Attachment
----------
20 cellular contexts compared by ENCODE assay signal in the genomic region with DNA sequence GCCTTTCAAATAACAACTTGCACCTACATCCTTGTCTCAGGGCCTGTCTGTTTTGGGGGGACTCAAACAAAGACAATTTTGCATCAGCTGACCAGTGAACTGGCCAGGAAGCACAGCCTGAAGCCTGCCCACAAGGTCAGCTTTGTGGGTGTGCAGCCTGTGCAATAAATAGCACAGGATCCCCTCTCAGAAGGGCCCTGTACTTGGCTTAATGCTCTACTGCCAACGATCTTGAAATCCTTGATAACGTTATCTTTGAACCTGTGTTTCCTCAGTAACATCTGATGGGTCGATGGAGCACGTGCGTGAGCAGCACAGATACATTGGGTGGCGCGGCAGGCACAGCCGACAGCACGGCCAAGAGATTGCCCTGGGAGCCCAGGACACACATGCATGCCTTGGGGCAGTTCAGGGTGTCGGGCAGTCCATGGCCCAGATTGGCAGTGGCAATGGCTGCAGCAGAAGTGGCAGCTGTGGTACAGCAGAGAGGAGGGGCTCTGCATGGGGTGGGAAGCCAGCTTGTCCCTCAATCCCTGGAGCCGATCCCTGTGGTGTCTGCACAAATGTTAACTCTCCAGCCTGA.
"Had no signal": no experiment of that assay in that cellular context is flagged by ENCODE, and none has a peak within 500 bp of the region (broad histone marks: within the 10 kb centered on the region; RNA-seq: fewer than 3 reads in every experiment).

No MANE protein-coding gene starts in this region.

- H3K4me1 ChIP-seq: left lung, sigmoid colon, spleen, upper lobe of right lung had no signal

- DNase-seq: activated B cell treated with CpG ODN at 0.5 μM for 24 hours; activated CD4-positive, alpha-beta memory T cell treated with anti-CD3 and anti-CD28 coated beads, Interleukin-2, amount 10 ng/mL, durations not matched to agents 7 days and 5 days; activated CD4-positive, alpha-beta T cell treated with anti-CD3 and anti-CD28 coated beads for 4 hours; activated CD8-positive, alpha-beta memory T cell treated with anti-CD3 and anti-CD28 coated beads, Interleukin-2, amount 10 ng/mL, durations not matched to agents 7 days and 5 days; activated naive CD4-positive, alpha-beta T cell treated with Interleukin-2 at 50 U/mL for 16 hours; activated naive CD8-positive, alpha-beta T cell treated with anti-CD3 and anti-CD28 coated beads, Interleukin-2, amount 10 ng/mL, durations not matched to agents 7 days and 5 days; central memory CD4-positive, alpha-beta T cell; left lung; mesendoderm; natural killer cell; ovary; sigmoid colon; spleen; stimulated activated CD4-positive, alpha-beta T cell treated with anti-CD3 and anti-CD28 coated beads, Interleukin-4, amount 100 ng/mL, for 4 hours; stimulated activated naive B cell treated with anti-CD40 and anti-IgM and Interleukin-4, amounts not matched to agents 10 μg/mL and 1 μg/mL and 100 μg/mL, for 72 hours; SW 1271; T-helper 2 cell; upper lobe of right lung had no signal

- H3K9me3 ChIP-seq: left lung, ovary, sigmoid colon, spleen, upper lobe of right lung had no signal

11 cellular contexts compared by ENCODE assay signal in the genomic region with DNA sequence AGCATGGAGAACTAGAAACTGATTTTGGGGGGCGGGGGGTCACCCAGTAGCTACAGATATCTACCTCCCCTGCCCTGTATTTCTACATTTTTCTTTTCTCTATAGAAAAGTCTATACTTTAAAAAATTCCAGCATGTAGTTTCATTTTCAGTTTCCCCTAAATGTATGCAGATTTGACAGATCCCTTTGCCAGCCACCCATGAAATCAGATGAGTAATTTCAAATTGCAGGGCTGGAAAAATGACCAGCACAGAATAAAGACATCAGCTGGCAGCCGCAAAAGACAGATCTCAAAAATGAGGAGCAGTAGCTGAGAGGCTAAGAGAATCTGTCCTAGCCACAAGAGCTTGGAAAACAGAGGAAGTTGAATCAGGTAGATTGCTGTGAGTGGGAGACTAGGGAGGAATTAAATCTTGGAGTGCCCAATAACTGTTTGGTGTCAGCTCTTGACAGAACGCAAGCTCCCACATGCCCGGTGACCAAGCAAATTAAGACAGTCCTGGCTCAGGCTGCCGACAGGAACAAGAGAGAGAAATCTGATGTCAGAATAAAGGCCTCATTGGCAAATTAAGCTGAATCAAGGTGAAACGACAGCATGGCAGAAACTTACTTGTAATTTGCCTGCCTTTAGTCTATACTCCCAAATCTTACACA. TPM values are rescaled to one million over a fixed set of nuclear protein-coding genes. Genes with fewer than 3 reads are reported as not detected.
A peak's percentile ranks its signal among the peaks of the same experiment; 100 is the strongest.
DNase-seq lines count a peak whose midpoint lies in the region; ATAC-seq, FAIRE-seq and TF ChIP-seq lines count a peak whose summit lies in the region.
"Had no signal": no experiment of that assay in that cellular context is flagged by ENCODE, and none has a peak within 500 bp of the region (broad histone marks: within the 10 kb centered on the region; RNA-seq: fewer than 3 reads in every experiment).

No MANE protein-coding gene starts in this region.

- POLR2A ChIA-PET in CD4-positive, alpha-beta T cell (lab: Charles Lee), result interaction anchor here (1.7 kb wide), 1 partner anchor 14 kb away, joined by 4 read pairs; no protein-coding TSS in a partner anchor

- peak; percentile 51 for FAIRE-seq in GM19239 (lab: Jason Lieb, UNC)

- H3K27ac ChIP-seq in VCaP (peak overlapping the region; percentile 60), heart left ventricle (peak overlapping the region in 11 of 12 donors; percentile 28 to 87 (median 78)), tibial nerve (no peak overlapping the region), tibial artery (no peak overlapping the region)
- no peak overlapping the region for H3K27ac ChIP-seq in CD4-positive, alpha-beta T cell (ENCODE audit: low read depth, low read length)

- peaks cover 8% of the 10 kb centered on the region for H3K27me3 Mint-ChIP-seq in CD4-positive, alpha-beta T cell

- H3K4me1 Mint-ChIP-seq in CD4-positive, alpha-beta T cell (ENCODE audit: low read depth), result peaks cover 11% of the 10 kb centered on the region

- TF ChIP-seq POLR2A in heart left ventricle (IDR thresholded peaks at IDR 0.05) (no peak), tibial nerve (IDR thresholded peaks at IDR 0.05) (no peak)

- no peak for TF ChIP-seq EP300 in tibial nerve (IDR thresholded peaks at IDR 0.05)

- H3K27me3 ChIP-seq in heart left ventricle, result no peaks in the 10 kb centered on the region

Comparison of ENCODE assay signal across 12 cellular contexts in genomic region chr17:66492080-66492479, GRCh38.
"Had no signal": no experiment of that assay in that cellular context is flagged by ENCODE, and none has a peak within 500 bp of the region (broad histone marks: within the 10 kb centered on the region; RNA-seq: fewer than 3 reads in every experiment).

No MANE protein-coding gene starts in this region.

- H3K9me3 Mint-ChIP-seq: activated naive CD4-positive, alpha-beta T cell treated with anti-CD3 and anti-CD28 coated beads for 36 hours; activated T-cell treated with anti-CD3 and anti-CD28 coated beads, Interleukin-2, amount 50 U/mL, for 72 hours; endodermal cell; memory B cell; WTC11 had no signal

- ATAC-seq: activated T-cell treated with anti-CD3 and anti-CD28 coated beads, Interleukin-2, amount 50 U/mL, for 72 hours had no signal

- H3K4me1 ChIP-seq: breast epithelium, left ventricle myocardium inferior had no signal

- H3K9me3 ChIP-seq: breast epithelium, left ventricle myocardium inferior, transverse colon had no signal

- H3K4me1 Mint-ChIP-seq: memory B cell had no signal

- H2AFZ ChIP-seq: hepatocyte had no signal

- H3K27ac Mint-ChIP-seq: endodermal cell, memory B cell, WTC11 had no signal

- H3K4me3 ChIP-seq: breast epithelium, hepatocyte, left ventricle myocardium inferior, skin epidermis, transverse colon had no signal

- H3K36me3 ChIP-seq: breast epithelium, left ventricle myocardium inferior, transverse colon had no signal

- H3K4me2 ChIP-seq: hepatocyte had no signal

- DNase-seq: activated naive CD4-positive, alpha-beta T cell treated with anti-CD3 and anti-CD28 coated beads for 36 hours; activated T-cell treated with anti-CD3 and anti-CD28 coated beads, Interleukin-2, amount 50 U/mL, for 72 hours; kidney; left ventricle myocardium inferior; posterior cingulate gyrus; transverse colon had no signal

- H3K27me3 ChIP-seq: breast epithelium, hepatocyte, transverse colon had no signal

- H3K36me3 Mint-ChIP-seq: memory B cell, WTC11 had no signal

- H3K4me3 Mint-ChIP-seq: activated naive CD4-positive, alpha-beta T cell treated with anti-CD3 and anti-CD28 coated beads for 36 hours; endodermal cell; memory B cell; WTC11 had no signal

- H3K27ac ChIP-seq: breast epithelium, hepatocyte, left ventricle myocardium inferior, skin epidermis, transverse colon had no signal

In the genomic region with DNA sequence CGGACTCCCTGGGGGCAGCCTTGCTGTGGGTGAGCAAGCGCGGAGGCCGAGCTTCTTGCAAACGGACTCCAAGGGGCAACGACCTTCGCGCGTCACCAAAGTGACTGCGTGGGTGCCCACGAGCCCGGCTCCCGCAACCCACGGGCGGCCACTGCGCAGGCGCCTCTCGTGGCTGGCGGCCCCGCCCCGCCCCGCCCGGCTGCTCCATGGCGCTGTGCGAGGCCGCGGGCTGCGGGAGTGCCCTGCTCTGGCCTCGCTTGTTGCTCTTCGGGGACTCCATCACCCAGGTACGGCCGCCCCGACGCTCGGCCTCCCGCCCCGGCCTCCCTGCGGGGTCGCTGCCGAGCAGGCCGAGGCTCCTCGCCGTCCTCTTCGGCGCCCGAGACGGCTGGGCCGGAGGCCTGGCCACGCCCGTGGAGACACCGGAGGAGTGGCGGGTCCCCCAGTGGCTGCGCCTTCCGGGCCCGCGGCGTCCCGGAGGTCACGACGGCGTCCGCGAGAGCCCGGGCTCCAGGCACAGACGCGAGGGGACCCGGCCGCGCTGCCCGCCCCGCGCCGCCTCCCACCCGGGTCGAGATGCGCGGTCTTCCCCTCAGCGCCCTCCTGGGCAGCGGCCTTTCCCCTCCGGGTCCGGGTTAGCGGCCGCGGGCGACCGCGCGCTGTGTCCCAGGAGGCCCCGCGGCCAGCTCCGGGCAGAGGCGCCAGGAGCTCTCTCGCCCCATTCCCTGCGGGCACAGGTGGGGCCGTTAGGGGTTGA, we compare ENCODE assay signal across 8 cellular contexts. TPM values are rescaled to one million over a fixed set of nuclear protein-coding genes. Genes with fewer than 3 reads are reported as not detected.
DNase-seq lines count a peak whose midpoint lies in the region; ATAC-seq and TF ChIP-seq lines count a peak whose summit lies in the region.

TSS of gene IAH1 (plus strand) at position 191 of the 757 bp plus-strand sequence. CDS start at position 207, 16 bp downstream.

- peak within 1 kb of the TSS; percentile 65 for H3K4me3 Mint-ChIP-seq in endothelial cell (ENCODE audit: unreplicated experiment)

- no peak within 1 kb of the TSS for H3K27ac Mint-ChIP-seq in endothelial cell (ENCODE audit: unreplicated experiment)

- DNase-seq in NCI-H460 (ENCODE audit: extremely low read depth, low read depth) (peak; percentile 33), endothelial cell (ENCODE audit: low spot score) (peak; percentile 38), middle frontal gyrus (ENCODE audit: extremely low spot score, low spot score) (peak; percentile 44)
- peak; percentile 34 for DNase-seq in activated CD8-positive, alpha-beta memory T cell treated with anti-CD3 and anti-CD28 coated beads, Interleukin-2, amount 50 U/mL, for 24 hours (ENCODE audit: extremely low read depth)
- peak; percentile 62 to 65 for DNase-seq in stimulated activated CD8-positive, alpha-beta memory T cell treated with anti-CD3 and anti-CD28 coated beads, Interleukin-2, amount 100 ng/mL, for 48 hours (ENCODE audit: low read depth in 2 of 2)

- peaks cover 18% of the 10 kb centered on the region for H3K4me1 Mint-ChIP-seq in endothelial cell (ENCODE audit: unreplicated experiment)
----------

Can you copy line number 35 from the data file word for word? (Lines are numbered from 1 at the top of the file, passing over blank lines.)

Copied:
- H3K27me3 ChIP-seq: breast epithelium, hepatocyte, transverse colon had no signal